Handle User Interaction

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When a user does something, such as clicking, an event occurs. Event handlers specify how JavaScript should respond to an event.

This recipe will introduce handling a click event using a can.Control. Using a list of people like previous recipes, clicking any individual person's name will remove that person from the list.

Previous examples have used jQuery's event handlers:

  //handle the event

CanJS provides a few different ways to respond to events. As well as making application code simpler, using CanJS to handle events can help to automatically prevent memory leaks.

To handle events, extend can.Control.

var PeopleList = can.Control.extend({

You create a can.Control by calling it as a constructor function. The first argument is the element the control will be created on. The second argument is an object of options.

new PeopleList('#my-app', {people: people});

A can.Control handles events with functions declared with two arguments: an element or list of elements (using a jQuery-style selector) and a specific event. Below, this is 'li click', meaning when any li elements that are clicked the function will be called to handle the click event.

var PeopleList = can.Control.extend({
  init: function( element, options ){
    this.people = new can.List(options.people);
    this.element.html( can.view('app-template', {
        //defines people in the template as the observable can.List
        people: this.people
  'li click': function( li, event ){
    //Handle the click event

When the constructor function is called and the can.Control is instantiated:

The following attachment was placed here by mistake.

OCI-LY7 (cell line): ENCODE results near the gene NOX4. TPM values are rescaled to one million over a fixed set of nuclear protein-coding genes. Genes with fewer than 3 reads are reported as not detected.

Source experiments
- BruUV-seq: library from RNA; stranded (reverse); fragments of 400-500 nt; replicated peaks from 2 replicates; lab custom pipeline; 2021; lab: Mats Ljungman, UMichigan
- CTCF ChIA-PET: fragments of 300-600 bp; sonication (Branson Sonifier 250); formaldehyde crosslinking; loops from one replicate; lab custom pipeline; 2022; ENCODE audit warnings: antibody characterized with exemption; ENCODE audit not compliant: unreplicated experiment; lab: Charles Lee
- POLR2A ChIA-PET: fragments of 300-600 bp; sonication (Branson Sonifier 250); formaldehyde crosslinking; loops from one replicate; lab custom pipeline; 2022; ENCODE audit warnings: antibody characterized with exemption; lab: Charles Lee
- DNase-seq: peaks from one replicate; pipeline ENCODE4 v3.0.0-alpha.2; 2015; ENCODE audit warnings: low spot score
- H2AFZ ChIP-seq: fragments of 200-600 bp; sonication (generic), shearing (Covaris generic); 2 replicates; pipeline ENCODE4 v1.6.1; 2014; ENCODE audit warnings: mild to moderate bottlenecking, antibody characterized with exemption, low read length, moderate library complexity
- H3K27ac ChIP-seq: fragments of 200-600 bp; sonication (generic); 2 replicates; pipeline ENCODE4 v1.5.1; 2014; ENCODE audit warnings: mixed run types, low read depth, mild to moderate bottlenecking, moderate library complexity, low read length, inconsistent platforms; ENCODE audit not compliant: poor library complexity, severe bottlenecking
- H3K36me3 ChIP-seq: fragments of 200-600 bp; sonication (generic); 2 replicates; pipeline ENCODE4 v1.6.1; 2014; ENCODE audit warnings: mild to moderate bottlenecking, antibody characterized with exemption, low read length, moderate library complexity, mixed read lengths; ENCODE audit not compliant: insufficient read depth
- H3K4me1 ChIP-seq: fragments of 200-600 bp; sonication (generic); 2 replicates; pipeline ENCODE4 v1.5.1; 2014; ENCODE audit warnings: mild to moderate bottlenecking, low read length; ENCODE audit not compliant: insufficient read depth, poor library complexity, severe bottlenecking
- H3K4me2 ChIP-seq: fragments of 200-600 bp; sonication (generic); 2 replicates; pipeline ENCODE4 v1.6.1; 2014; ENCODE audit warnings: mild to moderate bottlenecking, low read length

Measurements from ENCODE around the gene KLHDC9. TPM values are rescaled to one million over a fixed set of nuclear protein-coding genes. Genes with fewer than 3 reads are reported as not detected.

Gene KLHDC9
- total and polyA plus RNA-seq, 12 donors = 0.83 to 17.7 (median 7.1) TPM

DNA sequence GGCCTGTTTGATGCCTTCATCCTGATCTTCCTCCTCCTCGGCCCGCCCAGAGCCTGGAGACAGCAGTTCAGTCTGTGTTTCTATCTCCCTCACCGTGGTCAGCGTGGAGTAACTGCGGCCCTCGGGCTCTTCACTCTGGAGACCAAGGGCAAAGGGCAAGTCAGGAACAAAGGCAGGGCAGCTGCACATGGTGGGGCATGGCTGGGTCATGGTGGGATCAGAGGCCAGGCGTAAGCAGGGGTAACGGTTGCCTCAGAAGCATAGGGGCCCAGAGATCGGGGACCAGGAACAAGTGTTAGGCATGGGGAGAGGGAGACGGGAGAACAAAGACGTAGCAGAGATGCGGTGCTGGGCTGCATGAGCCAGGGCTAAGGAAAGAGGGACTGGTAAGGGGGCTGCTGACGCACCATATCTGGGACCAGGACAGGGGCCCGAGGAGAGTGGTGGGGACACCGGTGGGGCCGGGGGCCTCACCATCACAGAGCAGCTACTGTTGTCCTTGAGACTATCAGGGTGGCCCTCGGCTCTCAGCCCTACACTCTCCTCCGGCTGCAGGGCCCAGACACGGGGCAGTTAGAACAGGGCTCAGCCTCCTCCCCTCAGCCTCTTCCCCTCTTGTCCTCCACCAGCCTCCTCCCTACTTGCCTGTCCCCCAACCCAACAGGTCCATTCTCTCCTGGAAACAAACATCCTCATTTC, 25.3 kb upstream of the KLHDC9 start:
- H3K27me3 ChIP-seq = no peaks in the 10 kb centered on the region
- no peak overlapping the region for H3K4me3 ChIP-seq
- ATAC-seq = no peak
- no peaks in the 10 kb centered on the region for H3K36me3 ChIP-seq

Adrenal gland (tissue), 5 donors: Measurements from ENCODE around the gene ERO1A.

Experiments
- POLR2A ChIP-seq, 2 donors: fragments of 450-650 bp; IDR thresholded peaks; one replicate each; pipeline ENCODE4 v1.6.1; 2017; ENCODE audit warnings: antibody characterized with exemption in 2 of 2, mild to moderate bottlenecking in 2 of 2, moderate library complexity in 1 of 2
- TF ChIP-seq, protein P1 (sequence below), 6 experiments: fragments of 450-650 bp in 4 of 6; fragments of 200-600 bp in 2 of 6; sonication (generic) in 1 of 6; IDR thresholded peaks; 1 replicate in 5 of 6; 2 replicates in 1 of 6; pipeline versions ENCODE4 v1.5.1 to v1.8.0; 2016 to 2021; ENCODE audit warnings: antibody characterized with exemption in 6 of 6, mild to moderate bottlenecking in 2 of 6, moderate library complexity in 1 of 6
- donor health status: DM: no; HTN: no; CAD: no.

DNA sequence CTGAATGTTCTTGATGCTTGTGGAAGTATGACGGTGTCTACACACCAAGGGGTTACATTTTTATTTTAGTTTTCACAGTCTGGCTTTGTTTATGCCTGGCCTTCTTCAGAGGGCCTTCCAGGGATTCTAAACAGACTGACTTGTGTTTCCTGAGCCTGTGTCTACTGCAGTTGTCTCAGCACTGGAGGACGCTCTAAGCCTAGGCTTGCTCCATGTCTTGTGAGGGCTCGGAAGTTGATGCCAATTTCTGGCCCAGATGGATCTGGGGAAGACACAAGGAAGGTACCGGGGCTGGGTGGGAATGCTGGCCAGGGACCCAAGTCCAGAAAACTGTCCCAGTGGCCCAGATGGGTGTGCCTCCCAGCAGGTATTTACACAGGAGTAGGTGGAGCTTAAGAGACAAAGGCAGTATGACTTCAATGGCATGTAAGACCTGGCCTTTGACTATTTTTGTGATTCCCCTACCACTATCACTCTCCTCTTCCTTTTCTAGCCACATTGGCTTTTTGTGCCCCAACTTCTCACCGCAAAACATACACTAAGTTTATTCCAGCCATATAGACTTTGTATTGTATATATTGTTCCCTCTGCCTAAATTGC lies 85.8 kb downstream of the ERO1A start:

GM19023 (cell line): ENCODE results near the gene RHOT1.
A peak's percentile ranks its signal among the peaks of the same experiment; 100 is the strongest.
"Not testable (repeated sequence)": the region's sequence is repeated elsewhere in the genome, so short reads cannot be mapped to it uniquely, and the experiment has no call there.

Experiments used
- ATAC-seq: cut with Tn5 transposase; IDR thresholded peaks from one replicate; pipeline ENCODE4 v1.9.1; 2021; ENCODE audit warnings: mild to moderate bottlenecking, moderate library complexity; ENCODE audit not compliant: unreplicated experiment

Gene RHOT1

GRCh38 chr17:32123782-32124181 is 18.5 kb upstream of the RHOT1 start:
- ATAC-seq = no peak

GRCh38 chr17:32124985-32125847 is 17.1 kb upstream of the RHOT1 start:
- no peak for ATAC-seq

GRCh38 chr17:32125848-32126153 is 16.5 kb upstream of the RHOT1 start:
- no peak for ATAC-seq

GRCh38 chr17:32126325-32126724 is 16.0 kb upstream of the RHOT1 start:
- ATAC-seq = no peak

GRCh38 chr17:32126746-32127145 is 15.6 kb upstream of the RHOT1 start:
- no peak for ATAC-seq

1. The init method is called
  2. An observable can.List is created from people
  3. The list is rendered using can.view so when the list changes, so will the view
var people = [
    {firstname: "John", lastname: "Doe"},
    {firstname: "Emily", lastname: "Dickinson"},
    {firstname: "William", lastname: "Adams"},
    {firstname: "Stevie", lastname: "Nicks"},
    {firstname: "Bob", lastname: "Barker"}

When the event handler for a click runs, it needs a way to access the object associated with the li that was clicked. With the data helper, the element will retain a reference to the object it is associated with (in this case, a person).

{{#each people}}
    <li {{data 'person'}}>
        {{lastname}}, {{firstname}}

Finally, the event handler must be defined. In a can.Control, an event handler function can be defined with a string containing a selector and an event. In this case, these are li and click, respectively, since we want to handle click events on each list item.

var PeopleList = can.Control.extend({
  init: function(){
  'li click': function( li, event ) {
    var people = this.people;
    var person = li.data('person');
    var index = people.indexOf(person);
    people.splice(index, 1);

When a user clicks a list item:

  1. The function bound to li click is called
  2. The object associated with that list item is accessed using the data helper
  3. That 'person's data is removed from the observable list of people
  4. The template updates automatically

As a reminder, though event handlers respond to actions on the page, they should change application state or data (e.g. make a change to a can.Map) rather than modifying the DOM directly (e.g. toggling a class). This will update the page automatically, keeping code manageable.

This is one way to handle events. Others will be covered in the following recipes while building widgets.